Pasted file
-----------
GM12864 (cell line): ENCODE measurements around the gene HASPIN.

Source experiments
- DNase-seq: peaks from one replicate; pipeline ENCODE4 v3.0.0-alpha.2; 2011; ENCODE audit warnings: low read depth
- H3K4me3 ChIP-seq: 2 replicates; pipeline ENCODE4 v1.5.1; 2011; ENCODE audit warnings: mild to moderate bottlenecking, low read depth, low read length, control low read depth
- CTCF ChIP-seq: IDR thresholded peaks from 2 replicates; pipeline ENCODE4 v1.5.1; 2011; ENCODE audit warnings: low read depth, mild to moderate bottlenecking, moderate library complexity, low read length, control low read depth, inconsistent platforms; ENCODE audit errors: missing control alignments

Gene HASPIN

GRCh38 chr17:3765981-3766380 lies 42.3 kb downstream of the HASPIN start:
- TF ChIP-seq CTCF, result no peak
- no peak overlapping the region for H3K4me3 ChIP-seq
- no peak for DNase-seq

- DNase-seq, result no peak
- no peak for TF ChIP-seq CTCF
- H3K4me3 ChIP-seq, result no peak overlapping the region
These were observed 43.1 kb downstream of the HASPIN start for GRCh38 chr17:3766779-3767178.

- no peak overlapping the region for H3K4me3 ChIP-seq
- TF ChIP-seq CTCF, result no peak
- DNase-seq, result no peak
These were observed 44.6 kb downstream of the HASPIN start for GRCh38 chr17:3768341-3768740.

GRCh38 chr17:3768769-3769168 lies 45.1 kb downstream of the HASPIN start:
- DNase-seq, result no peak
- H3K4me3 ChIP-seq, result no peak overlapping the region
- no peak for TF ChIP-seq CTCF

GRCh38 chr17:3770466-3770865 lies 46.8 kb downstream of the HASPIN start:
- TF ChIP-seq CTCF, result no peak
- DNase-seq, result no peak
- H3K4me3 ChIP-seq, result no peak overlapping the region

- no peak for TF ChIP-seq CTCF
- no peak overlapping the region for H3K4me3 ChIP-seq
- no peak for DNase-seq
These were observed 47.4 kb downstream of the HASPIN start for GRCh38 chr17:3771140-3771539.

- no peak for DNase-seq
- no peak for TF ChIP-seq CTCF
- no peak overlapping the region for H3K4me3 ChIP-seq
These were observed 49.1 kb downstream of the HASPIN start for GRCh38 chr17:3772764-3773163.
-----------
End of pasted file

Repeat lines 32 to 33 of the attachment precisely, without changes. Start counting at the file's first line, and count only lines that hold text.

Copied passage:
- no peak for TF ChIP-seq CTCF
- no peak overlapping the region for H3K4me3 ChIP-seq